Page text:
Bobby walks again thanks to new treatment

PUBLISHED: 10:31 03 March 2008 | UPDATED: 21:35 15 June 2010

 VIDEO: Thanks to new state-of-the-art treatment Bobby is now able to walk again.

VIDEO: Thanks to new state-of-the-art treatment Bobby is now able to walk again.

A Shetland pony at Ferne Animal Sanctuary near Honiton has been cured of a crippling disease thanks to new state-of-the-art treatment.

A Shetland pony at Ferne Animal Sanctuary near Honiton has been cured of a crippling disease thanks to new state-of-the-art treatment.

The eyes of the veterinary world have turned to the tranquil setting of Ferne in recent weeks as a pioneering new medical procedure has enabled Bobby, a 25 year-old male, to walk again.

Bobby has suffered badly from the painful disease laminitis over the past 20 years and the condition had recently got so severe he was unable to walk or even get up from the floor of his stable.

Staff at the 52-acre sanctuary were facing up to the uncomfortable truth he may have to be put to sleep when a local equine vet read of a revolutionary new treatment that had been carried out in America.

"We were coming to the end of the line in terms of options we had left to help Bobby," said Nikki Haddock, head of horses at Ferne.

"He was in severe discomfort and we would have had to put him to sleep had this last chance not come along."

Laminitis is common in hoofed animals and occurs when the pedal bone in the foot becomes deformed and starts pushing down through the hoof, causing the tendons to contract and the area to become inflamed.

"It's incredibly painful for the animal," said Nikki.

"It would be like having a permanent in growing toenail for us."

The groundbreaking new technique had only been attempted twice before in the UK and involves a type of aluminium orthopaedic shoe being fitted to Bobby's front hooves to stretch the tendons in his feet.

Bobby will have to wear the shoes for up to a year with a farrier readjusting the angle of the wedges every six weeks until his feet have realigned.

Nikki continued: "The change in Bobby after the procedure is incredible.

"He's so much happier and can walk, sleep and eat properly.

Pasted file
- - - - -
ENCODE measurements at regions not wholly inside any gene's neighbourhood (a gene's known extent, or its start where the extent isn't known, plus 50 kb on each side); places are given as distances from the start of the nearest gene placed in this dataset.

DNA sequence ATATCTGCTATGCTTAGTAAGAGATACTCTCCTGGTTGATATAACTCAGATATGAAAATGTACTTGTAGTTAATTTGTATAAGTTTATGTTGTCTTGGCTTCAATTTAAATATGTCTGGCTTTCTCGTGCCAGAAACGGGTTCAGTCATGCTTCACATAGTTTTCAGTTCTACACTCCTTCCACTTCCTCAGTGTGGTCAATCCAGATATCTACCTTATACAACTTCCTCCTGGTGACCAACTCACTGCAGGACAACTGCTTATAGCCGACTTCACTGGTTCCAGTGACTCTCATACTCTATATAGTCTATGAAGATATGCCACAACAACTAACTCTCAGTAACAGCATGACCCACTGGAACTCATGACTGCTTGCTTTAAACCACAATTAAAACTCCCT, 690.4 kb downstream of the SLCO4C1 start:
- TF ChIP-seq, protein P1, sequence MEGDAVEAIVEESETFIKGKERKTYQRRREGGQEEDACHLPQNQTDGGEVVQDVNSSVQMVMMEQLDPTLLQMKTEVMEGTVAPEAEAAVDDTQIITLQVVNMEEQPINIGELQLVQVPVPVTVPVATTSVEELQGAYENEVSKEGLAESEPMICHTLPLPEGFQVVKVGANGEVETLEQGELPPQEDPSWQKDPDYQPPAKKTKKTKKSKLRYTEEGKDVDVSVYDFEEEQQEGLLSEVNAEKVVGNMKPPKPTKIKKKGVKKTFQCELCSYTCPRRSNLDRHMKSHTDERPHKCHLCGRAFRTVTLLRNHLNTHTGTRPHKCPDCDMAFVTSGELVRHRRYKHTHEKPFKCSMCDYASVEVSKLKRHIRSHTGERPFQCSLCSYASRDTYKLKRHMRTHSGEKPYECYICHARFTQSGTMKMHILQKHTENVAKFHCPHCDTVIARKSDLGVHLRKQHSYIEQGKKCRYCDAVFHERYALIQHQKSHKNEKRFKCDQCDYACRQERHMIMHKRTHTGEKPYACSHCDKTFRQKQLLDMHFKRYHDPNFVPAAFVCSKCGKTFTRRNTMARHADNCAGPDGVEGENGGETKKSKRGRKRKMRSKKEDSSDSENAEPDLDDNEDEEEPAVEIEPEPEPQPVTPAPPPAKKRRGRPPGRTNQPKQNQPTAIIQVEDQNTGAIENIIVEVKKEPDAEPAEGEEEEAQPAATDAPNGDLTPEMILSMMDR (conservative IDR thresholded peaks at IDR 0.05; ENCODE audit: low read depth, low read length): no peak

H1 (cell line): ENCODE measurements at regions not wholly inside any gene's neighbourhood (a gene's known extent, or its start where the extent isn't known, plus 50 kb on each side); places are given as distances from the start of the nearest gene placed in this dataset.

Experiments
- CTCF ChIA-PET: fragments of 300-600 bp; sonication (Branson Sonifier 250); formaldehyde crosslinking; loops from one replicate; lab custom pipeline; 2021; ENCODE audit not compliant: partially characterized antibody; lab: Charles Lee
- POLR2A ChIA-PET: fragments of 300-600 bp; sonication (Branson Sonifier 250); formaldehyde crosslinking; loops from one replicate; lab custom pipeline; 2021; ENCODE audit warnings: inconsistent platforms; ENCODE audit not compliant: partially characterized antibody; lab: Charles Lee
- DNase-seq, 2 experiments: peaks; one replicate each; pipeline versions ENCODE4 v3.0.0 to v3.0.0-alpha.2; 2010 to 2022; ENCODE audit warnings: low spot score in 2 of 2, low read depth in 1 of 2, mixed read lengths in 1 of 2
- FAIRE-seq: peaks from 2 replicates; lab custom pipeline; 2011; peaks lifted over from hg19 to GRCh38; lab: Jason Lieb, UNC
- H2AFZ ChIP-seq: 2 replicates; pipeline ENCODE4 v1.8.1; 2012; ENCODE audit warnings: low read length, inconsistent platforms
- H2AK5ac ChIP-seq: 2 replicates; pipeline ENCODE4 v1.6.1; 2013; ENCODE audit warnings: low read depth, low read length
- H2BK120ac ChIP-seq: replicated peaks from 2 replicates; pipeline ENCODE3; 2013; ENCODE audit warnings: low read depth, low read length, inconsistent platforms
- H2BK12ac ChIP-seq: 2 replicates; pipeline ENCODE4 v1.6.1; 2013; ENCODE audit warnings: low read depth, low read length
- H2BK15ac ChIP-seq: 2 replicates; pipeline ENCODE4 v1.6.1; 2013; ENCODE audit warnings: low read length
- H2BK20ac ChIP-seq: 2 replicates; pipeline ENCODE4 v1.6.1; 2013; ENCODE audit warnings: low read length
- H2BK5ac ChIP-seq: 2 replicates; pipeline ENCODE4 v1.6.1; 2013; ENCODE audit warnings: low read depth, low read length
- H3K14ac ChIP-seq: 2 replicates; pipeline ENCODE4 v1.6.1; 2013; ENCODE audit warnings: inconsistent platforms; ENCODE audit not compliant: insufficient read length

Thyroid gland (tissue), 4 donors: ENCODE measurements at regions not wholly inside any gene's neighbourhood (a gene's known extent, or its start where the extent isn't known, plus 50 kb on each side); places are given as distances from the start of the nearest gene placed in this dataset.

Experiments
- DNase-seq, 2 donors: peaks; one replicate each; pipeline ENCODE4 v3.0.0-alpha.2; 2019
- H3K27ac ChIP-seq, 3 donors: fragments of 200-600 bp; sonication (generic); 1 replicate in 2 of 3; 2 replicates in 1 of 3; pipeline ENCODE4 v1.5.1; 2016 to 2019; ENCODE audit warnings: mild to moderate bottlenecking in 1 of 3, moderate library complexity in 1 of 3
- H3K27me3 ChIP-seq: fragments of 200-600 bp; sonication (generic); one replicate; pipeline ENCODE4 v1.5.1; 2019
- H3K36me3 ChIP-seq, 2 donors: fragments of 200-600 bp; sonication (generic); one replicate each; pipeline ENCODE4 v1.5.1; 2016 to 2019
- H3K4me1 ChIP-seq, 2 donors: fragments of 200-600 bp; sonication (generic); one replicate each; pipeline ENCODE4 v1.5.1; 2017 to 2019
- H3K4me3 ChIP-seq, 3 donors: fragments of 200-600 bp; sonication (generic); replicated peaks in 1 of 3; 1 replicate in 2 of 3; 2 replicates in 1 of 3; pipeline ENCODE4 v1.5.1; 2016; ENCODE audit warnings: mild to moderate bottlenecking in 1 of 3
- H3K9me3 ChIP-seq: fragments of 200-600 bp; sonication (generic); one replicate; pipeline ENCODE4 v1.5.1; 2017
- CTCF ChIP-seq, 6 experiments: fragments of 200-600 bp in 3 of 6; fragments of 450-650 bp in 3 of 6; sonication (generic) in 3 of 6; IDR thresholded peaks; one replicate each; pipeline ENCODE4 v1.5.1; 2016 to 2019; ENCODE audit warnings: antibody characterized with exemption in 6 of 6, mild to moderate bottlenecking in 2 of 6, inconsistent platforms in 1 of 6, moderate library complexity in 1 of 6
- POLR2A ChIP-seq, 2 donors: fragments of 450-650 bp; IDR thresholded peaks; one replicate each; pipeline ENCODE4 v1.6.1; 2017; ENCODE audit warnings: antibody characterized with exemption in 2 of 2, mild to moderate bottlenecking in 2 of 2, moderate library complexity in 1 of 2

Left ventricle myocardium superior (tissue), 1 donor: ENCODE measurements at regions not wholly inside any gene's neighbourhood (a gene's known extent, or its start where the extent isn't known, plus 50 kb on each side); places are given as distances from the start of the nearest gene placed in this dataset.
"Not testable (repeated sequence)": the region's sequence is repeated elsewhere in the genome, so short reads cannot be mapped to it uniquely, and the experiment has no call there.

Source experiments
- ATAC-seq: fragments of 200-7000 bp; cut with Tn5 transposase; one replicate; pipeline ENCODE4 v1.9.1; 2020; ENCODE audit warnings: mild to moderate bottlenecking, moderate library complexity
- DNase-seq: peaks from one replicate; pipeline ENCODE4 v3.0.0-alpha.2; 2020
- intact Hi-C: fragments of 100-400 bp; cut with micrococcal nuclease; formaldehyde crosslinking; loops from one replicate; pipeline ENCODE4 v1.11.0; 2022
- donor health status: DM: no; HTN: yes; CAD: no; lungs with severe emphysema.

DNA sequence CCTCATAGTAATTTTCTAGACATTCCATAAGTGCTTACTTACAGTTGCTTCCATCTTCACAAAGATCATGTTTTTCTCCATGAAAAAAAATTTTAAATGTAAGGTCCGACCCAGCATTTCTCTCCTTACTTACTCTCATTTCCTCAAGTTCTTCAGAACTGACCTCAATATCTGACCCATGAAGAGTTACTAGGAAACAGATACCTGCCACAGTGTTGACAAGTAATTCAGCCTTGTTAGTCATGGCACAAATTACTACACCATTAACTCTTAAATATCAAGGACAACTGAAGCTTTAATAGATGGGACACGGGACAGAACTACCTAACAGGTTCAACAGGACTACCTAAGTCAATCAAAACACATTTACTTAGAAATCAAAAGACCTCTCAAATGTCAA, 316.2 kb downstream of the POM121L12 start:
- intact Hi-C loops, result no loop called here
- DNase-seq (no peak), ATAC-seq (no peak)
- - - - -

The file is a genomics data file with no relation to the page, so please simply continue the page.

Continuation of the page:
"He's able to go out into the yard and it means he can have a much happier retirement."

A registered charity, Ferne was founded in 1939 to provide refuge for the pets of those leaving to fight in the war.

Sadly, but predictably, many owners did not return and staff at Ferne found homes for some of the creatures and vowed to give lifelong care to those that remained.

It is currently home to around 300 unwanted or retired animals from horses to chipmunks.

Entrance to the sanctuary is free of charge and it has its own nature trail, dragon ponds and conservation area and offers a peaceful home for the residents.

Animals living there include horses, ponies, dogs, cats, pigs, goats, ferrets and chinchillas amongst others.

Many animal lovers who are unable to keep animals themselves take advantage of the sponsorship scheme which enables them to receive quarterly newsletters to track the progress of their adopted animal along with photos and relevant updates.

Sponsorship runs from £5 to £25 per year.

Animals are also available for adoption.

There is no charge but staff ask for a donation to help the sanctuary carry out its charitable work, work that incurs a monthly vet bill of £2,800, amongst other costs.

The sanctuary will be holding an Easter Egg Trail and Parade on Saturday, March 22, beginning at 2.30pm.

For more information on how to donate to Ferne or to arrange a visit contact (01460) 65214.

Staff are always happy to show schools, charitable organisations and community groups around the centre and can also arrange to bring animals to locations for visits.

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